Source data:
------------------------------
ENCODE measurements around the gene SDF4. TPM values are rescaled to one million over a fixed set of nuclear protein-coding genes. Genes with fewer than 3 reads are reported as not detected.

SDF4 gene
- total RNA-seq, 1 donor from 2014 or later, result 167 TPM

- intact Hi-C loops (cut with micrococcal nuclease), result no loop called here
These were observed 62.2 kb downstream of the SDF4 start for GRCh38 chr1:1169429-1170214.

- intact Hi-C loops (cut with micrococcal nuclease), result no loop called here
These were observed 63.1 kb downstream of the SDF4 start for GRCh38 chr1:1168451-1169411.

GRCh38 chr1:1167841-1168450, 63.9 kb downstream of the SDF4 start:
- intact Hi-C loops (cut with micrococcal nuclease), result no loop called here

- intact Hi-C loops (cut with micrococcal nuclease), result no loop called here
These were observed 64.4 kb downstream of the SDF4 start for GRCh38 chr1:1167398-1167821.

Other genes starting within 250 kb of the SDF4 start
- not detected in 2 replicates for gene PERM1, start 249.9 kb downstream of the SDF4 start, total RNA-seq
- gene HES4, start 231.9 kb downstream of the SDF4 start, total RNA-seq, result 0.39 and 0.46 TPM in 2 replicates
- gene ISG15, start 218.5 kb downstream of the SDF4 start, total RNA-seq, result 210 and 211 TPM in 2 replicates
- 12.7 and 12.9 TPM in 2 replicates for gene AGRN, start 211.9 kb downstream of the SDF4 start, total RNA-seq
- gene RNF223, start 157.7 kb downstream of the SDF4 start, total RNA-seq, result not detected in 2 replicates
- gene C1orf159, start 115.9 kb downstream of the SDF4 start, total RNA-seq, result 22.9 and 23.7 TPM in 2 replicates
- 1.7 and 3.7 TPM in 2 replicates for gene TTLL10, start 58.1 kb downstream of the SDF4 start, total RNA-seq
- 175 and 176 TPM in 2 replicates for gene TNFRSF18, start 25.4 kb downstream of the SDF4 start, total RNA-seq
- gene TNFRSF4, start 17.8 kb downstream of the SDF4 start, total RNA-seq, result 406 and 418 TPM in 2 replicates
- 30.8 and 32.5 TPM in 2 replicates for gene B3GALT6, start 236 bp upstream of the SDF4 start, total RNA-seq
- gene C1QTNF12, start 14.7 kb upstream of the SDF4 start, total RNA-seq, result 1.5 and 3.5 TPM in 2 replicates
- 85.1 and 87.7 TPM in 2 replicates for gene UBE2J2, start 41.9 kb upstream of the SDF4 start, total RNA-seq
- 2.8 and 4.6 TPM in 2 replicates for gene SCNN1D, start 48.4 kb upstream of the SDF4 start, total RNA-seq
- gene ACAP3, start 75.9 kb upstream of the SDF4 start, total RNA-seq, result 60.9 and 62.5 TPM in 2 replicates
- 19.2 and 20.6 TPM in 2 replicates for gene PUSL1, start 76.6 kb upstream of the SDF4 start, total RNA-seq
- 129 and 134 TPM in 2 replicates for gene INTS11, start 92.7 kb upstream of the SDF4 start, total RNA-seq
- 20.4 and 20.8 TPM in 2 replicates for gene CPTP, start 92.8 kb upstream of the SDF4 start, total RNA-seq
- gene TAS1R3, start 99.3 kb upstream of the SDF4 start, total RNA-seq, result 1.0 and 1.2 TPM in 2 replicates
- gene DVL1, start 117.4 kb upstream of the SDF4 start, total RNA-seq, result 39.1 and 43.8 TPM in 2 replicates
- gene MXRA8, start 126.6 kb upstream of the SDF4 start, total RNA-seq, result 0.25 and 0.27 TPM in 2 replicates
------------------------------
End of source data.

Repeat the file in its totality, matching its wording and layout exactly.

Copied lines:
ENCODE measurements around the gene SDF4. TPM values are rescaled to one million over a fixed set of nuclear protein-coding genes. Genes with fewer than 3 reads are reported as not detected.

SDF4 gene
- total RNA-seq, 1 donor from 2014 or later, result 167 TPM

- intact Hi-C loops (cut with micrococcal nuclease), result no loop called here
These were observed 62.2 kb downstream of the SDF4 start for GRCh38 chr1:1169429-1170214.

- intact Hi-C loops (cut with micrococcal nuclease), result no loop called here
These were observed 63.1 kb downstream of the SDF4 start for GRCh38 chr1:1168451-1169411.

GRCh38 chr1:1167841-1168450, 63.9 kb downstream of the SDF4 start:
- intact Hi-C loops (cut with micrococcal nuclease), result no loop called here

- intact Hi-C loops (cut with micrococcal nuclease), result no loop called here
These were observed 64.4 kb downstream of the SDF4 start for GRCh38 chr1:1167398-1167821.

Other genes starting within 250 kb of the SDF4 start
- not detected in 2 replicates for gene PERM1, start 249.9 kb downstream of the SDF4 start, total RNA-seq
- gene HES4, start 231.9 kb downstream of the SDF4 start, total RNA-seq, result 0.39 and 0.46 TPM in 2 replicates
- gene ISG15, start 218.5 kb downstream of the SDF4 start, total RNA-seq, result 210 and 211 TPM in 2 replicates
- 12.7 and 12.9 TPM in 2 replicates for gene AGRN, start 211.9 kb downstream of the SDF4 start, total RNA-seq
- gene RNF223, start 157.7 kb downstream of the SDF4 start, total RNA-seq, result not detected in 2 replicates
- gene C1orf159, start 115.9 kb downstream of the SDF4 start, total RNA-seq, result 22.9 and 23.7 TPM in 2 replicates
- 1.7 and 3.7 TPM in 2 replicates for gene TTLL10, start 58.1 kb downstream of the SDF4 start, total RNA-seq
- 175 and 176 TPM in 2 replicates for gene TNFRSF18, start 25.4 kb downstream of the SDF4 start, total RNA-seq
- gene TNFRSF4, start 17.8 kb downstream of the SDF4 start, total RNA-seq, result 406 and 418 TPM in 2 replicates
- 30.8 and 32.5 TPM in 2 replicates for gene B3GALT6, start 236 bp upstream of the SDF4 start, total RNA-seq
- gene C1QTNF12, start 14.7 kb upstream of the SDF4 start, total RNA-seq, result 1.5 and 3.5 TPM in 2 replicates
- 85.1 and 87.7 TPM in 2 replicates for gene UBE2J2, start 41.9 kb upstream of the SDF4 start, total RNA-seq
- 2.8 and 4.6 TPM in 2 replicates for gene SCNN1D, start 48.4 kb upstream of the SDF4 start, total RNA-seq
- gene ACAP3, start 75.9 kb upstream of the SDF4 start, total RNA-seq, result 60.9 and 62.5 TPM in 2 replicates
- 19.2 and 20.6 TPM in 2 replicates for gene PUSL1, start 76.6 kb upstream of the SDF4 start, total RNA-seq
- 129 and 134 TPM in 2 replicates for gene INTS11, start 92.7 kb upstream of the SDF4 start, total RNA-seq
- 20.4 and 20.8 TPM in 2 replicates for gene CPTP, start 92.8 kb upstream of the SDF4 start, total RNA-seq
- gene TAS1R3, start 99.3 kb upstream of the SDF4 start, total RNA-seq, result 1.0 and 1.2 TPM in 2 replicates
- gene DVL1, start 117.4 kb upstream of the SDF4 start, total RNA-seq, result 39.1 and 43.8 TPM in 2 replicates
- gene MXRA8, start 126.6 kb upstream of the SDF4 start, total RNA-seq, result 0.25 and 0.27 TPM in 2 replicates